Tell me what you want, what you really, really want

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17 September 2010


Posted by Neil Rose, Editor, Legal Futures

Strong focus: CPP has been working on what consumers, not lawyers, want

When you have been to as many legal conferences as I have over the past 15 years (and boy, have I been to a lot), you get practised at tuning in and out and getting on with other stuff – with the best will in the world, I’ve heard a lot of it before (and often from the same people). So listening to Shirley Woolham of CPP Group at the Epoq/Plexus Law conference on Tuesday (see story) was exciting on a couple of levels.

First of all, here was a voice none of us had heard before (I must confess to not knowing of CPP, but then they do mainly offer white-label services, so I don’t feel too bad). Second, her dissection of the legal services market rang true. Her relentless focus on what consumers need and want, with the benefit of CPP’s considerable experience, is a foretaste of what might be coming down the track with alternative business structures.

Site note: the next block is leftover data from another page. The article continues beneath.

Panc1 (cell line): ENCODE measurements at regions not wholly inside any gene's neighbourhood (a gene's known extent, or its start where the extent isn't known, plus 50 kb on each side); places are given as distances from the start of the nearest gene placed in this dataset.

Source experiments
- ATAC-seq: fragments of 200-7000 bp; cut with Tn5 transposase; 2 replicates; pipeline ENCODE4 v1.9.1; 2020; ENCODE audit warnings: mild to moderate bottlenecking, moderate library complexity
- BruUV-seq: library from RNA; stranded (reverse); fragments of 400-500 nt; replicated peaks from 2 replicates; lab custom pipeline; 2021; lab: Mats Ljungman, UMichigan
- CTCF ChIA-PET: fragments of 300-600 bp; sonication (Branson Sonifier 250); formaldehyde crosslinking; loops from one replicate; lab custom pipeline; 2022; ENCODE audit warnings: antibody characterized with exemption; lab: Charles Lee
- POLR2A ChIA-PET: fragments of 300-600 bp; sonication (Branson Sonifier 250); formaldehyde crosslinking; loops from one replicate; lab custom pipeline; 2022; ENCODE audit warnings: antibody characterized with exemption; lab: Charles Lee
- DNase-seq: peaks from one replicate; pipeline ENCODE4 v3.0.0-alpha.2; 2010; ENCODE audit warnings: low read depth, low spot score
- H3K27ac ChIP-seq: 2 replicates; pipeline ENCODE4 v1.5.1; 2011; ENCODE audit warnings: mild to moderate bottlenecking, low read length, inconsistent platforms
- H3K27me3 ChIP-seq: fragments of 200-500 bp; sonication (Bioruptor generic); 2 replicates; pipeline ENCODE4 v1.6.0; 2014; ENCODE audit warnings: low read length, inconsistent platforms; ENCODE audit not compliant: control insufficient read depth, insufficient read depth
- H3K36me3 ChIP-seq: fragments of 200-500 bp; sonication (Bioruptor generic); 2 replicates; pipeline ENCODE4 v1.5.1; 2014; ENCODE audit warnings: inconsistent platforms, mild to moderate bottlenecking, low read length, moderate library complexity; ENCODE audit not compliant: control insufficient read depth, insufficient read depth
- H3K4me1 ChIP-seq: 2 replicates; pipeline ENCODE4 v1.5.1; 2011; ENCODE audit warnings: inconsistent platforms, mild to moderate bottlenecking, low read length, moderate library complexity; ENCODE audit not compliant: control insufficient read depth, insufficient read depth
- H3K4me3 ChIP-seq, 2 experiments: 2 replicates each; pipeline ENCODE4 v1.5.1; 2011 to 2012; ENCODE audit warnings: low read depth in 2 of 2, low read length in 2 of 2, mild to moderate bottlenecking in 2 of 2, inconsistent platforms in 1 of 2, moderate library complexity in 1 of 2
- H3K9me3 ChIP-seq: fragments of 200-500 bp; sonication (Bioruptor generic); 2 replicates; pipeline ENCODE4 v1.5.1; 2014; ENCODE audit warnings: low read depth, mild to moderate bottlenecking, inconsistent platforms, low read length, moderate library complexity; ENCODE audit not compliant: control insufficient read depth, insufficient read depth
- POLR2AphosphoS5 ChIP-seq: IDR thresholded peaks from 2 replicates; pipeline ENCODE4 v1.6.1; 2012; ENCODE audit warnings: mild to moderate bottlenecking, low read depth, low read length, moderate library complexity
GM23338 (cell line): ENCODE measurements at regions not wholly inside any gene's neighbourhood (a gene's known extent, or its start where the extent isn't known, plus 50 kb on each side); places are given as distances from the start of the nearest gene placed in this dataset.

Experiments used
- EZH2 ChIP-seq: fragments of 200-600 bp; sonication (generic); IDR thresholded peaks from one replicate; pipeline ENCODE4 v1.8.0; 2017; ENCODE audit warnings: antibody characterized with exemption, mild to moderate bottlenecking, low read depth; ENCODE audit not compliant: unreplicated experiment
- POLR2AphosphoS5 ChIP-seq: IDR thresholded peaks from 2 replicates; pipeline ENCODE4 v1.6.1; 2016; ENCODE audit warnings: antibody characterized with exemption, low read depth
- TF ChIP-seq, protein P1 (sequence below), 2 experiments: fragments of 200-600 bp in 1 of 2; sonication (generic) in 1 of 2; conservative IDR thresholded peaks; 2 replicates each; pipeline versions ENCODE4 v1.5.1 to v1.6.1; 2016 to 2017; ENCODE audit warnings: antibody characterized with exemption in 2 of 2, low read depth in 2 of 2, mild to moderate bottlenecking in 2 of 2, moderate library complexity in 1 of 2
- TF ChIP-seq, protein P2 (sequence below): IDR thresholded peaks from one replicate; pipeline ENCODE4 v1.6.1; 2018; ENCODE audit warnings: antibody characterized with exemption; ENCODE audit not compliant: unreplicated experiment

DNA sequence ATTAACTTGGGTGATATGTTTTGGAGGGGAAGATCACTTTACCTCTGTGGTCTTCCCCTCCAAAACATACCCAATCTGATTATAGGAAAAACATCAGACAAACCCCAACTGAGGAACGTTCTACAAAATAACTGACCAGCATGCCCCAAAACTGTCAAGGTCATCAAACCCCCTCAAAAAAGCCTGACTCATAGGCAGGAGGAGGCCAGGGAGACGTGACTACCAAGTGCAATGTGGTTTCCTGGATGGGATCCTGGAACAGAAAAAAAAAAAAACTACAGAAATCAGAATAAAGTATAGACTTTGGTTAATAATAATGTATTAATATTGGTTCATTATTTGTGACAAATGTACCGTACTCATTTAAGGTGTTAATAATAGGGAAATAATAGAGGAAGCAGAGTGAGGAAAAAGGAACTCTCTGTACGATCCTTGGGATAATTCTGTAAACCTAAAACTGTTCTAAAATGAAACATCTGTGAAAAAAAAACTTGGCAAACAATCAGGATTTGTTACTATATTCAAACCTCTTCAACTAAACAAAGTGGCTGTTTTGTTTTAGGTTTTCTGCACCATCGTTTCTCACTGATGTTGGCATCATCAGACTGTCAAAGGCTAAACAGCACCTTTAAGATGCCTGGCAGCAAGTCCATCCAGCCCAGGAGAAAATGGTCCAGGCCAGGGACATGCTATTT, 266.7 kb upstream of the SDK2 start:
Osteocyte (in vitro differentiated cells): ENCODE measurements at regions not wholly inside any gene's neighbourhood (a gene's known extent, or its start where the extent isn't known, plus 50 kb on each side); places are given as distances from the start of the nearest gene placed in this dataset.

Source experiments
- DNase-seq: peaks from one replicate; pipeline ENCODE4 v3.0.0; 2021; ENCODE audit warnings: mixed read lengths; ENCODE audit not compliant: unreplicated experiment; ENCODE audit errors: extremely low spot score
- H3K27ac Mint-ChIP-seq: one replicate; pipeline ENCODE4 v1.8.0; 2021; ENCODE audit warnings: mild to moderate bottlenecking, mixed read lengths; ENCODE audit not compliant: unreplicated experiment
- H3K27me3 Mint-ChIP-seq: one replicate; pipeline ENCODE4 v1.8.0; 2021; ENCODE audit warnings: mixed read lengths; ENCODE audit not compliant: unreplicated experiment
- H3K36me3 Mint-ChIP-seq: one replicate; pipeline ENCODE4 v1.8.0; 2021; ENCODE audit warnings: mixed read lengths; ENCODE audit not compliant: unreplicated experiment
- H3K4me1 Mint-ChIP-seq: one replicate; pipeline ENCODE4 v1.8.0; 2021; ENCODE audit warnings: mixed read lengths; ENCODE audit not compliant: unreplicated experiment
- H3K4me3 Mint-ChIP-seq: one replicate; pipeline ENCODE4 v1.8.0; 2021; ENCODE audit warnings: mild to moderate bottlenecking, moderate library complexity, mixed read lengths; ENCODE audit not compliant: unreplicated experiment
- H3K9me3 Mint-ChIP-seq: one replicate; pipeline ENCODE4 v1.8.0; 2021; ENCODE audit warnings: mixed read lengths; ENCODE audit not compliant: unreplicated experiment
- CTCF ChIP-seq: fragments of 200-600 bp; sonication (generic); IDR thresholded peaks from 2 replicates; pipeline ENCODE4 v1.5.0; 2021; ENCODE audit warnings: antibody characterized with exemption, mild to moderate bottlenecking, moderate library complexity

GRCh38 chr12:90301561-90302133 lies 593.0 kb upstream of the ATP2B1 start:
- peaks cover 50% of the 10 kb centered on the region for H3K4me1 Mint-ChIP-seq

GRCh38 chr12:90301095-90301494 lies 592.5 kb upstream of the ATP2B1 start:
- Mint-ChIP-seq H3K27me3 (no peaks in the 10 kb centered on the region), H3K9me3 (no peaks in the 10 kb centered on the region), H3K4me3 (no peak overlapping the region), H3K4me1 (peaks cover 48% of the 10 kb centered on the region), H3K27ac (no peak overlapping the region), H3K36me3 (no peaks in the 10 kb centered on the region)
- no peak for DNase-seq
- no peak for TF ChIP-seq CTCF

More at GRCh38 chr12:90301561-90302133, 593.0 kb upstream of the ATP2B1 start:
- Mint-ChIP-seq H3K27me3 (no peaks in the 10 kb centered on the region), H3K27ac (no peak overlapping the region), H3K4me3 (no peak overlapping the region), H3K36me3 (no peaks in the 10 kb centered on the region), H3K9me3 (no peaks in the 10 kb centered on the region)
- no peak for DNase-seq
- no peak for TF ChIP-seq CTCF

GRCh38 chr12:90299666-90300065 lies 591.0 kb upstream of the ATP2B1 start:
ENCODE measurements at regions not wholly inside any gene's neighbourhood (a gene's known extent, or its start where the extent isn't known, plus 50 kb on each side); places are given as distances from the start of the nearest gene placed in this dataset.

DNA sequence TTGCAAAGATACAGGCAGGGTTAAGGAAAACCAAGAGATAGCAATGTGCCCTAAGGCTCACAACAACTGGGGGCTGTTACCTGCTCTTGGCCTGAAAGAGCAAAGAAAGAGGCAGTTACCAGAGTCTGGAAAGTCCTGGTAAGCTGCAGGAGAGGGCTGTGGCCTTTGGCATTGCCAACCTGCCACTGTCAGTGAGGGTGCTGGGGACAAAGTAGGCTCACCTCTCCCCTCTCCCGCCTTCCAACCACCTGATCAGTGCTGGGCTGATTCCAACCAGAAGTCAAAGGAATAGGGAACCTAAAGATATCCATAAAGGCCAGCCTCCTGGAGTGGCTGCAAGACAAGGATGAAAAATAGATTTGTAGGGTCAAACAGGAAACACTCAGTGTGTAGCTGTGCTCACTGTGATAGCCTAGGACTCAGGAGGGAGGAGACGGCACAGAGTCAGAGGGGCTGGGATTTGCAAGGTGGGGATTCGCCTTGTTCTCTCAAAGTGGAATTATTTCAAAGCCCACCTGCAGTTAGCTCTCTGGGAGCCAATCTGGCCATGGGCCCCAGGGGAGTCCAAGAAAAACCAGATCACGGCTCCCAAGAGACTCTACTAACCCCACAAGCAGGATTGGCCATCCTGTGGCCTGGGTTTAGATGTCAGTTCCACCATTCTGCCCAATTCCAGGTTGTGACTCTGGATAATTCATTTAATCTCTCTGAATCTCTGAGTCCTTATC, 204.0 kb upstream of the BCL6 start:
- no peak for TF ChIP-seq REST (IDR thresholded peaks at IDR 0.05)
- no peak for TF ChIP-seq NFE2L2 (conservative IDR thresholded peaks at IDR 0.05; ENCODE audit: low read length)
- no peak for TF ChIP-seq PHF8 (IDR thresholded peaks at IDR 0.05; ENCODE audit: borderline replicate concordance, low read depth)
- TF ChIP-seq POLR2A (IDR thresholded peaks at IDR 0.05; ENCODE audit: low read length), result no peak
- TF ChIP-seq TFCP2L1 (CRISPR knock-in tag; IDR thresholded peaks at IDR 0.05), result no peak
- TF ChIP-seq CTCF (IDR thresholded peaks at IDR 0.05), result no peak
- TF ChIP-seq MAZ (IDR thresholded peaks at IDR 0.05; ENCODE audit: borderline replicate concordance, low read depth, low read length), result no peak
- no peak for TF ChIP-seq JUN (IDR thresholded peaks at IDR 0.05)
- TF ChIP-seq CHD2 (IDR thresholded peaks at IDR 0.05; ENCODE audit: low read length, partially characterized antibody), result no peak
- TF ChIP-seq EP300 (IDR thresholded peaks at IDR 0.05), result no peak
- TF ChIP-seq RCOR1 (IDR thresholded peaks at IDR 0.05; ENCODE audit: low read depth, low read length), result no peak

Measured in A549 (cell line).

Away from the big, obviously “legal” stuff, people want help with the little things in life that are legal problems but that they would never dream of approaching a solicitor over for all sorts of reasons. That people are put off by the legal process and cost of legal advice is nothing new, but CPP’s research has also found that consumers enjoy researching their rights and resolving personal disputes online, but equally a third of people did not know where to start in trying to resolve an everyday dispute. It was particularly interesting and surprisingly to find a good number suspicious of free legal support.